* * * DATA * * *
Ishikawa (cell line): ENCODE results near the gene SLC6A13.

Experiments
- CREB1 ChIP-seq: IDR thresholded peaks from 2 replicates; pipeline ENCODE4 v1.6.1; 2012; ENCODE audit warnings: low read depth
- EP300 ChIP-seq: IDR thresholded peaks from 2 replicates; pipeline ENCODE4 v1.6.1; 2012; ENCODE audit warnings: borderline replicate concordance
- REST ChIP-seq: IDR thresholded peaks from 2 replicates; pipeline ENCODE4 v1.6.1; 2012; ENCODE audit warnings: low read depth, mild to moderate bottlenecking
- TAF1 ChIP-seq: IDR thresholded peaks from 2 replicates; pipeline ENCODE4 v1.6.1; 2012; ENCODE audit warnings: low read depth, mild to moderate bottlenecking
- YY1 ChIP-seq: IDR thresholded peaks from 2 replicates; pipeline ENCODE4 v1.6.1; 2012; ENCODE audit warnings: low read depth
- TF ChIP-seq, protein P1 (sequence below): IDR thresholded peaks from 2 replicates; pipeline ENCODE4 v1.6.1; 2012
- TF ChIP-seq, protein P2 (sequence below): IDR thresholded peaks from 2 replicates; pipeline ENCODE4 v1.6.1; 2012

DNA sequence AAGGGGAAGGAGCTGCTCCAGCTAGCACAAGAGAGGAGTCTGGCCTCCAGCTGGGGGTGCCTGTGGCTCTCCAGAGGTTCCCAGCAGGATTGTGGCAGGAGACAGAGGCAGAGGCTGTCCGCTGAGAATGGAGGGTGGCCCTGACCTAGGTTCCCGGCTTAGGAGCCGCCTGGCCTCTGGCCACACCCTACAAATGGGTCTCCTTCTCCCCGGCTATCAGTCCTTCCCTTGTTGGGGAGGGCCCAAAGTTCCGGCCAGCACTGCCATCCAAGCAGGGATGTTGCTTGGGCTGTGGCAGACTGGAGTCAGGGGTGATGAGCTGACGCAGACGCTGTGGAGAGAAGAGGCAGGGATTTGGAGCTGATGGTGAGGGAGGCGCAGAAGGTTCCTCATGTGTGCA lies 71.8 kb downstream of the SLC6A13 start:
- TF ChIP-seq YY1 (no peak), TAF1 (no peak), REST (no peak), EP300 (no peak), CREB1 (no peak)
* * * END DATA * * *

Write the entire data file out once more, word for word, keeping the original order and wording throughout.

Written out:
Ishikawa (cell line): ENCODE results near the gene SLC6A13.

Experiments
- CREB1 ChIP-seq: IDR thresholded peaks from 2 replicates; pipeline ENCODE4 v1.6.1; 2012; ENCODE audit warnings: low read depth
- EP300 ChIP-seq: IDR thresholded peaks from 2 replicates; pipeline ENCODE4 v1.6.1; 2012; ENCODE audit warnings: borderline replicate concordance
- REST ChIP-seq: IDR thresholded peaks from 2 replicates; pipeline ENCODE4 v1.6.1; 2012; ENCODE audit warnings: low read depth, mild to moderate bottlenecking
- TAF1 ChIP-seq: IDR thresholded peaks from 2 replicates; pipeline ENCODE4 v1.6.1; 2012; ENCODE audit warnings: low read depth, mild to moderate bottlenecking
- YY1 ChIP-seq: IDR thresholded peaks from 2 replicates; pipeline ENCODE4 v1.6.1; 2012; ENCODE audit warnings: low read depth
- TF ChIP-seq, protein P1 (sequence below): IDR thresholded peaks from 2 replicates; pipeline ENCODE4 v1.6.1; 2012
- TF ChIP-seq, protein P2 (sequence below): IDR thresholded peaks from 2 replicates; pipeline ENCODE4 v1.6.1; 2012

DNA sequence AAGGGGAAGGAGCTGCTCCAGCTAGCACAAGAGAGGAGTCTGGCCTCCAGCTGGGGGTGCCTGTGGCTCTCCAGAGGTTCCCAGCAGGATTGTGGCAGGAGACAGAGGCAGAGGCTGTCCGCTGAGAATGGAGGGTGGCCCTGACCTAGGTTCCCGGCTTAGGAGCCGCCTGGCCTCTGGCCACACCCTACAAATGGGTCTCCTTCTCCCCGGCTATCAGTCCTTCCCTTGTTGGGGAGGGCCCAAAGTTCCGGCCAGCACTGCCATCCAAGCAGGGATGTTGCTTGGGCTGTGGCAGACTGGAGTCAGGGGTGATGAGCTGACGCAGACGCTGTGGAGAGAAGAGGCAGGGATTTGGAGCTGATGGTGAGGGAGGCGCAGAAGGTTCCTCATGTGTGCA lies 71.8 kb downstream of the SLC6A13 start:
- TF ChIP-seq YY1 (no peak), TAF1 (no peak), REST (no peak), EP300 (no peak), CREB1 (no peak)